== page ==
How much new housing will Burbank need to plan for in the next 8-year Housing Element cycle?

SCAG has allocated the region’s 1,341,827 housing unit growth needs to each city and county through a process called the Regional Housing Needs Assessment (RHNA). Burbank’s draft RHNA for the 2021-2029 planning period (6th RHNA cycle) is 8,752 units, distributed among the following income categories[1]:

Income Level Percent of Area Median Income (AMI) Units Percent
Very Low 0-50% AMI 2,546 29%
Low 51-80% AMI 1,415 16%
Moderate 81-120% AMI 1,406 16%
Above Moderate >120% AMI 3,386 39%
Total 8,752 100%

 

The RHNA represents the minimum number of housing units Burbank is required to plan for in its housing element by providing “adequate sites” through general plan and zoning.  The State requires that jurisdictions create a sufficient buffer in the Housing Element sites inventory beyond that required by the RHNA to ensure adequate site capacity exists throughout the planning period.

The City’s RHNA represents a planning target and is not a building quota.  However, the City must identify sufficient sites to meet the RHNA allocation based on criteria specified in State housing law; those sites must be realistic and probable for housing development within the prescribed timeframe, and the City cannot later impose undue constraints to development of housing, particularly among those sites identified.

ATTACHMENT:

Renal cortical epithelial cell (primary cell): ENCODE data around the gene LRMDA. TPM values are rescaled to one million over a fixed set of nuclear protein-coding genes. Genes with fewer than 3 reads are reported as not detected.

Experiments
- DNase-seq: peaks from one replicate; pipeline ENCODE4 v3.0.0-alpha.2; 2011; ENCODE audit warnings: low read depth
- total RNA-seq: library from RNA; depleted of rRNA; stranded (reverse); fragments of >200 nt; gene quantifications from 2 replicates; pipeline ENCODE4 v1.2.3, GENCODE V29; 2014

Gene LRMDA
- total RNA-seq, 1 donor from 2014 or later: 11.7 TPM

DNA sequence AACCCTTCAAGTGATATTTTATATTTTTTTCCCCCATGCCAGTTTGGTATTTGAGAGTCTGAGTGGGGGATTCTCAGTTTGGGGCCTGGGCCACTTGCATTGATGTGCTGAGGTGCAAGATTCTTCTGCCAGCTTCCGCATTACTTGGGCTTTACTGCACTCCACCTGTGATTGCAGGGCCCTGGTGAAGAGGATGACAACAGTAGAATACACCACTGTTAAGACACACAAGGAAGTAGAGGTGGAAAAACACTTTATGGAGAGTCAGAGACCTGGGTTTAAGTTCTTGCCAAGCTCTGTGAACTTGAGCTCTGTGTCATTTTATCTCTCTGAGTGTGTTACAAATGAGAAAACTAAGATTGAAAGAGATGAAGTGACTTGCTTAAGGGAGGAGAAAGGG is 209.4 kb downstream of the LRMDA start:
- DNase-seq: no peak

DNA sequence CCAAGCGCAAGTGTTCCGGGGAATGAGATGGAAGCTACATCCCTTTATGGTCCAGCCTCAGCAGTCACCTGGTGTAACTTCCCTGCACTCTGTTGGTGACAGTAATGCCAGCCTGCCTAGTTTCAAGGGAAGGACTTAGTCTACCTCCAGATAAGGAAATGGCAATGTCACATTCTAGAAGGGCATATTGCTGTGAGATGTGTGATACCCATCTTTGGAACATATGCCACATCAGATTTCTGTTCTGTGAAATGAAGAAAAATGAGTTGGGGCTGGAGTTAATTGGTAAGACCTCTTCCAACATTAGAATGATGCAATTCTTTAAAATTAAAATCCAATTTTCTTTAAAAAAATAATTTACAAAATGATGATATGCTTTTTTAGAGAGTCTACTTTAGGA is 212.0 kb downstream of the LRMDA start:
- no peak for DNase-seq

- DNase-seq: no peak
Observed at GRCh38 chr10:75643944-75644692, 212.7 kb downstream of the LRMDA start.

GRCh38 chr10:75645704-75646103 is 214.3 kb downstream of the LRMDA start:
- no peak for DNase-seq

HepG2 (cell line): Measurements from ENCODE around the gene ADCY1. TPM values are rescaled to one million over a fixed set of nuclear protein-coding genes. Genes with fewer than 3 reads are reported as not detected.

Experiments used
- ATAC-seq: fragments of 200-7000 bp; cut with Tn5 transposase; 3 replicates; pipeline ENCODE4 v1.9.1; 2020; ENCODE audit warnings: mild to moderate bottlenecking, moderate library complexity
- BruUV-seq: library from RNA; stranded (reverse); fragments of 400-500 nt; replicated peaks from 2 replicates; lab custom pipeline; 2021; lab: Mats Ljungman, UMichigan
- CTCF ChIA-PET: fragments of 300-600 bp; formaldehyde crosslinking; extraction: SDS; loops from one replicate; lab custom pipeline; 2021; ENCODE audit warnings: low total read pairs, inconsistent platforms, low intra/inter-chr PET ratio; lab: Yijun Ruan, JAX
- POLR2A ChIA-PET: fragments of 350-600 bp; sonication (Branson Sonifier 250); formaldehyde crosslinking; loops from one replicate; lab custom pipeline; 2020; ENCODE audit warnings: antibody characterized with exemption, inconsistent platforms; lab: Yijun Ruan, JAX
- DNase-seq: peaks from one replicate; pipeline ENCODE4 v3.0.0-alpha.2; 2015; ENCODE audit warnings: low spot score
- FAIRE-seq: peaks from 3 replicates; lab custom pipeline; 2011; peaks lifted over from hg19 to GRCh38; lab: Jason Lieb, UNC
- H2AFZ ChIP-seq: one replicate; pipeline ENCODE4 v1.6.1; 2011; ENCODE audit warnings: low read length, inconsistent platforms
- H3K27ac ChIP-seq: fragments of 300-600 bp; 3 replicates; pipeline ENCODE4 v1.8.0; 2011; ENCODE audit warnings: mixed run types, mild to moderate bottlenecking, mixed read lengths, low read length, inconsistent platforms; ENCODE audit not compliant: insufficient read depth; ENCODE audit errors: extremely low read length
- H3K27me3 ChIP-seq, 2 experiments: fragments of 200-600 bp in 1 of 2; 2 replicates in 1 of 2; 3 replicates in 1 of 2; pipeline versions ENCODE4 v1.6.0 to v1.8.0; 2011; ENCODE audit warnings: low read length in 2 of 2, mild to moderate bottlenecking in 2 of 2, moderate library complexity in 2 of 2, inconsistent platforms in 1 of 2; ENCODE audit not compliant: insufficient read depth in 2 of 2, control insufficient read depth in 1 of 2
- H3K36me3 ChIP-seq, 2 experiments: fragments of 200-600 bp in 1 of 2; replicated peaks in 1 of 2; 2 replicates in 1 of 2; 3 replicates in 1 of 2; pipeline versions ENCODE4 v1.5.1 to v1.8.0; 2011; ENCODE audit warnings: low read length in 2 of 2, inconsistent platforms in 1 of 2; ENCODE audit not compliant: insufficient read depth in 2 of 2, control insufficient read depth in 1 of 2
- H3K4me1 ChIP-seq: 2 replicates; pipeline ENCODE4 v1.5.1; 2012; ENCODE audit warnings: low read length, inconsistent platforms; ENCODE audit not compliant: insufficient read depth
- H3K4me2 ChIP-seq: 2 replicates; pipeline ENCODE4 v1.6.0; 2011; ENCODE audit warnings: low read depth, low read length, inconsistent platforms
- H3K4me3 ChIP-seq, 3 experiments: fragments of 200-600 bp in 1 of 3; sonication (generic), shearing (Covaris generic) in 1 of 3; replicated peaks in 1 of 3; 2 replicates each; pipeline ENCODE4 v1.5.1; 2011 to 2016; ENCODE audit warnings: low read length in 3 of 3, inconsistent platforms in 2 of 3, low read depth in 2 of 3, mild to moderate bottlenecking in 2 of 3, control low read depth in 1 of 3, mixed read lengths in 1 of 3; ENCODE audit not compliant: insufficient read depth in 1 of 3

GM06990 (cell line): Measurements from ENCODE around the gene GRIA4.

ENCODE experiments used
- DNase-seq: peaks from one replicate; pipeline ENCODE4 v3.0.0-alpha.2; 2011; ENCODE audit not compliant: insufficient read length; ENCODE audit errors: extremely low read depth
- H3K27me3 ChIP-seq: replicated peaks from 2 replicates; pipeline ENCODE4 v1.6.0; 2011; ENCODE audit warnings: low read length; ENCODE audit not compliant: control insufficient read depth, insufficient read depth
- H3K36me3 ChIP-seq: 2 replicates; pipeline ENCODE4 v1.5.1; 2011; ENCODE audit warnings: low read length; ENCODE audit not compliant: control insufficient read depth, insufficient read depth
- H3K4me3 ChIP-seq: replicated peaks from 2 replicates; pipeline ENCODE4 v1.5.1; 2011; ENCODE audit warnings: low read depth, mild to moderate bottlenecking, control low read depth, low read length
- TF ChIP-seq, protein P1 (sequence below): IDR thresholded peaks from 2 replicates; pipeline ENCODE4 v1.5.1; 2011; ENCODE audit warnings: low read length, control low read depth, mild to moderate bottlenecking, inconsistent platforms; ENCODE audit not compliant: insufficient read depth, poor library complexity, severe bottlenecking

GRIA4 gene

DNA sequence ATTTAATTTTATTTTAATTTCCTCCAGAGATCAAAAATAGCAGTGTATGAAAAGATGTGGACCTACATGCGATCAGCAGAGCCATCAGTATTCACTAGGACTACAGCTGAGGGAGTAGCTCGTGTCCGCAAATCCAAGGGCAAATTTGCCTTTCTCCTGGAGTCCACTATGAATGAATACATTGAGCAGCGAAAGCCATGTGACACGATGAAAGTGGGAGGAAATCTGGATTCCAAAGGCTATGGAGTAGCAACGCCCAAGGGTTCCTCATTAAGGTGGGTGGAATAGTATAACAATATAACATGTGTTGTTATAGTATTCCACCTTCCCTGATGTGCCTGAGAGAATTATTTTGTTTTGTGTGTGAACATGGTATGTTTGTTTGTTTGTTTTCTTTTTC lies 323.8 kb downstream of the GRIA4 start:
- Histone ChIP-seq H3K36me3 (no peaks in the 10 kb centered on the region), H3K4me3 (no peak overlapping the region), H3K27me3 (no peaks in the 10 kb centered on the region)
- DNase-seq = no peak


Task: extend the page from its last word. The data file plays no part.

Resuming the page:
[1] https://www.hcd.ca.gov/grants-funding/income-limits/state-and-federal-income-limits/docs/Income-Limits-2020.pdf

What was Burbank’s RHNA for the 2014-2021 (5th Cycle) planning period, and how did the City accommodate this need?

Burbank’s 2014-2021 RHNA was for 2,684 total new housing units, including 1,550 affordable units (very low, low and moderate income).  The City was able to demonstrate the availability of adequate sites using a combination of the following methods:

  • Underdeveloped sites in multi-family zones
  • Mixed Use sites in commercial zones
  • Second residential units (now referred to as Accessory Dwelling Units)

Burbank’s residential sites inventory from the above sources provided capacity for up to 3,306 additional units, including sites suitable for development of 1,487 lower income units, 500 moderate-income units, and 1,319 above moderate-income units.  During the first six years of the Housing Element (2014-2019), the City issued building permits for a total of 501 net new housing units, including 88 units affordable to lower and moderate-income households.

Can sites that remain undeveloped from the existing Housing Element be reused in the sites inventory for the 2021-2029 Housing Element?